Haggai contrasts the houses in which the people are living with the house of God. Defining the precise nature of this contrast is difficult because the word translated “paneled” in the NIV can also be rendered “roofed.” If the word is “roofed,” the contrast is between completion and incompletion. If the word is “paneled,” the contrast is between luxury and austerity. Considering that Haggai describes them living in these houses while also referring to financial matters in the following message, the NIV is most appropriate. While the temple lies in ruins, the people are living in nicely decorated homes.
So they were looking after themselves while allowing the work of God to grind to a halt. They had lousy priorities and Yahweh was not very happy about that. Indeed, he goes on to remind them of a few home truths. He asks them why they seem to be spinning their wheels and getting nowhere fast. As we read in verses 5-6:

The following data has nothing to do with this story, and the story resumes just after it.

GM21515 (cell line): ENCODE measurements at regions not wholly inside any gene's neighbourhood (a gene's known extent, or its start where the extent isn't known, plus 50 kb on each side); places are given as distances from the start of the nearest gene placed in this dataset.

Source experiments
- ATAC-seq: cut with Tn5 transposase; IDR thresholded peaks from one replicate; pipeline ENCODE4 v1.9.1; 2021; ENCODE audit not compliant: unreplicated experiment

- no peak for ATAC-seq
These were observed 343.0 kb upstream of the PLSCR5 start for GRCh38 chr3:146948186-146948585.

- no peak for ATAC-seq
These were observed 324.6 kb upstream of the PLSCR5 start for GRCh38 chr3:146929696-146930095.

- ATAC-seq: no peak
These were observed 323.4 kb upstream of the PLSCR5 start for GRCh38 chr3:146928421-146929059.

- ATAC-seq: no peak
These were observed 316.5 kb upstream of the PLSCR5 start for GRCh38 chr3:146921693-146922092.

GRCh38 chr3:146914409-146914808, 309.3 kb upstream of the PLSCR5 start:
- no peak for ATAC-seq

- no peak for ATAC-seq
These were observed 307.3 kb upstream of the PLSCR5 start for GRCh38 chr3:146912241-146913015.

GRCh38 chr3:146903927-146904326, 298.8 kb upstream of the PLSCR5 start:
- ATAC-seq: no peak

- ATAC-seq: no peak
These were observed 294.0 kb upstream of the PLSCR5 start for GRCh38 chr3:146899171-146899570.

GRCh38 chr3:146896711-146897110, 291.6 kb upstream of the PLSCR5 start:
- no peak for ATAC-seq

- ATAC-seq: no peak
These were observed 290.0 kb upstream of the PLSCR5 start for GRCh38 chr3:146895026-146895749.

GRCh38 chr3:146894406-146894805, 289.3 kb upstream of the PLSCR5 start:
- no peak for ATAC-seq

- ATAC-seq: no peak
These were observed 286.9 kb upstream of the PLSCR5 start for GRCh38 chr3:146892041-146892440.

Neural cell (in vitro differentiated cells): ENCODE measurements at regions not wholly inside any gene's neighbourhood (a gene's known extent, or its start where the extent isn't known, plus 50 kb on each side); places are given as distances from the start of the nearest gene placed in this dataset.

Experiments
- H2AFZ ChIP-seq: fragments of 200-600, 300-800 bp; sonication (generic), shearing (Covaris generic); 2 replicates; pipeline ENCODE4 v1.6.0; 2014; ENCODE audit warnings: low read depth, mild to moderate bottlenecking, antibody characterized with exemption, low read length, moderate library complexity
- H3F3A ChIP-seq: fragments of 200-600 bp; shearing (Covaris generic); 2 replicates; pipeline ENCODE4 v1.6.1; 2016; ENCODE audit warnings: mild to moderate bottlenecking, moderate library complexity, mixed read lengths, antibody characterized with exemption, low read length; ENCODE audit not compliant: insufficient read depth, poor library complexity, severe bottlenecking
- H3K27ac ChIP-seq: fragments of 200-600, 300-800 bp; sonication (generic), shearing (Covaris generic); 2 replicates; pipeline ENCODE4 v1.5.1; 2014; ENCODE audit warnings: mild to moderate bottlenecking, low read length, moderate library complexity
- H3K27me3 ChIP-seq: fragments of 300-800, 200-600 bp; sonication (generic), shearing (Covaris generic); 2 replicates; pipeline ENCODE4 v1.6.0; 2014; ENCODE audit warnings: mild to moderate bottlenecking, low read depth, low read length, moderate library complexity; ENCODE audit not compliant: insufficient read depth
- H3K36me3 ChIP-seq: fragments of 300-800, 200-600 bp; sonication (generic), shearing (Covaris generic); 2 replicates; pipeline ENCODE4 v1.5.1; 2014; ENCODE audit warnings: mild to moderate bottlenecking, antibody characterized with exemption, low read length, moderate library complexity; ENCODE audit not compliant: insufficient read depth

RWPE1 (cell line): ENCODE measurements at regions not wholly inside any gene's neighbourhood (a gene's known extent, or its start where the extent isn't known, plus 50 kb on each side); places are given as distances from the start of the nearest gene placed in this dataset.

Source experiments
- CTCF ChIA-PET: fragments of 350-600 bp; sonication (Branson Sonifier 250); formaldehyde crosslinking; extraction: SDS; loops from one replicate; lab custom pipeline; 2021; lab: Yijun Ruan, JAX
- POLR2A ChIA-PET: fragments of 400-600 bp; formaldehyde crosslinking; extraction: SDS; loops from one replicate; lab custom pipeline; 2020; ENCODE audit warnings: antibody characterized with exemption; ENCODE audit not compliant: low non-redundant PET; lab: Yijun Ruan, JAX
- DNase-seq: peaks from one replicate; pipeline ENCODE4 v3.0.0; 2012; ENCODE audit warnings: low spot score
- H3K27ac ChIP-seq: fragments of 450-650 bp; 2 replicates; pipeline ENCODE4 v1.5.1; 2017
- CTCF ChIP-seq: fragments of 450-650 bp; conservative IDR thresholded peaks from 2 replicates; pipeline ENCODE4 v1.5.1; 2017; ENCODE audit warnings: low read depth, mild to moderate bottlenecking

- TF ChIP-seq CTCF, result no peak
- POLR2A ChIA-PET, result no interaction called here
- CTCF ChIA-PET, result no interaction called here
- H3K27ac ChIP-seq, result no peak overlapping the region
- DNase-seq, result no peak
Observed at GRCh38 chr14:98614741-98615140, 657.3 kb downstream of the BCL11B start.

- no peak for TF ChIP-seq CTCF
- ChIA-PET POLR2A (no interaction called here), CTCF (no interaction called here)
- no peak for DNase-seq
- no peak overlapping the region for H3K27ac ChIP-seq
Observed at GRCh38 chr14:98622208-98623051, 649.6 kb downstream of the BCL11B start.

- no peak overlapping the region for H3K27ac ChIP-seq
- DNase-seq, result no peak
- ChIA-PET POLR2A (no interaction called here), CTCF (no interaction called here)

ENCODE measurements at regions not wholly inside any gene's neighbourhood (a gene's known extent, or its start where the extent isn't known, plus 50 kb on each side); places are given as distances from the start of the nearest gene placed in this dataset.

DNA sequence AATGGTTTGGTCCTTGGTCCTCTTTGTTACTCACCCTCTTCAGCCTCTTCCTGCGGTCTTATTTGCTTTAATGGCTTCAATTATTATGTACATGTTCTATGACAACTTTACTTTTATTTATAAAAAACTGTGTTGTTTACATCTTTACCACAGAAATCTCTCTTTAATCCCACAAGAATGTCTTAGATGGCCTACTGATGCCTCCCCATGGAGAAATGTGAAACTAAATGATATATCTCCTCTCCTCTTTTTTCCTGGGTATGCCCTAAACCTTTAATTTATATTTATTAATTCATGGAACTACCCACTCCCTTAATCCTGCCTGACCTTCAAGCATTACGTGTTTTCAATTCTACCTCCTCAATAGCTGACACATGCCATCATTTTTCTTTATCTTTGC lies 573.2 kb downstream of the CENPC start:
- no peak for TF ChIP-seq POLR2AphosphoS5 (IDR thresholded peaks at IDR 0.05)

Now this is what the Lord Almighty says: “Give careful thought to your ways. You have planted much, but harvested little. You eat, but never have enough. You drink, but never have your fill. You put on clothes, but are not warm. You earn wages, only to put them in a purse with holes in it.”
Because of their misplaced priorities, they were living a life of futility – big time. When I was a kid growing up in the US I recall a cigarette ad which said: “Are you smoking more now but enjoying it less? Change to Camels”. That is the situation we find here.
They eat and eat more, but are never filled. They drink and drink more, but are never satisfied. It seems all the effort they put into life is getting them very little in return. There seems to be a futility to life, and they wonder why this is so. Well, Haggai makes it clear why this is happening: their priorities are all wrong.